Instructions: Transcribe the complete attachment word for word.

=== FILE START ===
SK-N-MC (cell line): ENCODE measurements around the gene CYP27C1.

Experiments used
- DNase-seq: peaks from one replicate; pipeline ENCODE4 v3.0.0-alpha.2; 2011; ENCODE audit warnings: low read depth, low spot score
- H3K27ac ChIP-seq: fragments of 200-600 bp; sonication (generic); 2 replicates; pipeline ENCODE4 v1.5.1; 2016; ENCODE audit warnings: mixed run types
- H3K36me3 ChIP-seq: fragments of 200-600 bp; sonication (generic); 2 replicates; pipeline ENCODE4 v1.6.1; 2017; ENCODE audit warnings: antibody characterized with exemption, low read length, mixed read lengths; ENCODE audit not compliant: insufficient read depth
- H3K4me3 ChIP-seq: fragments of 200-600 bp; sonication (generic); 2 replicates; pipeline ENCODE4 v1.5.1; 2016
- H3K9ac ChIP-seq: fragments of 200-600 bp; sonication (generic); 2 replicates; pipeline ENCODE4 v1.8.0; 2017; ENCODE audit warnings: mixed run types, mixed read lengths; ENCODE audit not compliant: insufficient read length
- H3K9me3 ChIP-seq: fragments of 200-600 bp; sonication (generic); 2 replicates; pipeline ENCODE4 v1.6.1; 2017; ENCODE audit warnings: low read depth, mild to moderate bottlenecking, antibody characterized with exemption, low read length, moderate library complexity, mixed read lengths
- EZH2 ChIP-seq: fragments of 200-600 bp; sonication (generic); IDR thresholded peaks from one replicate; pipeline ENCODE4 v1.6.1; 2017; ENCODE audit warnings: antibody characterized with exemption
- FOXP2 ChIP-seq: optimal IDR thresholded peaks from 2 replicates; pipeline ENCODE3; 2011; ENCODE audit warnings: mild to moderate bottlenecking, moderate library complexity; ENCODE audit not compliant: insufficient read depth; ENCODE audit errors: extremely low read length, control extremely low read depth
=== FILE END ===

SK-N-MC (cell line): ENCODE measurements around the gene CYP27C1.

Experiments used
- DNase-seq: peaks from one replicate; pipeline ENCODE4 v3.0.0-alpha.2; 2011; ENCODE audit warnings: low read depth, low spot score
- H3K27ac ChIP-seq: fragments of 200-600 bp; sonication (generic); 2 replicates; pipeline ENCODE4 v1.5.1; 2016; ENCODE audit warnings: mixed run types
- H3K36me3 ChIP-seq: fragments of 200-600 bp; sonication (generic); 2 replicates; pipeline ENCODE4 v1.6.1; 2017; ENCODE audit warnings: antibody characterized with exemption, low read length, mixed read lengths; ENCODE audit not compliant: insufficient read depth
- H3K4me3 ChIP-seq: fragments of 200-600 bp; sonication (generic); 2 replicates; pipeline ENCODE4 v1.5.1; 2016
- H3K9ac ChIP-seq: fragments of 200-600 bp; sonication (generic); 2 replicates; pipeline ENCODE4 v1.8.0; 2017; ENCODE audit warnings: mixed run types, mixed read lengths; ENCODE audit not compliant: insufficient read length
- H3K9me3 ChIP-seq: fragments of 200-600 bp; sonication (generic); 2 replicates; pipeline ENCODE4 v1.6.1; 2017; ENCODE audit warnings: low read depth, mild to moderate bottlenecking, antibody characterized with exemption, low read length, moderate library complexity, mixed read lengths
- EZH2 ChIP-seq: fragments of 200-600 bp; sonication (generic); IDR thresholded peaks from one replicate; pipeline ENCODE4 v1.6.1; 2017; ENCODE audit warnings: antibody characterized with exemption
- FOXP2 ChIP-seq: optimal IDR thresholded peaks from 2 replicates; pipeline ENCODE3; 2011; ENCODE audit warnings: mild to moderate bottlenecking, moderate library complexity; ENCODE audit not compliant: insufficient read depth; ENCODE audit errors: extremely low read length, control extremely low read depth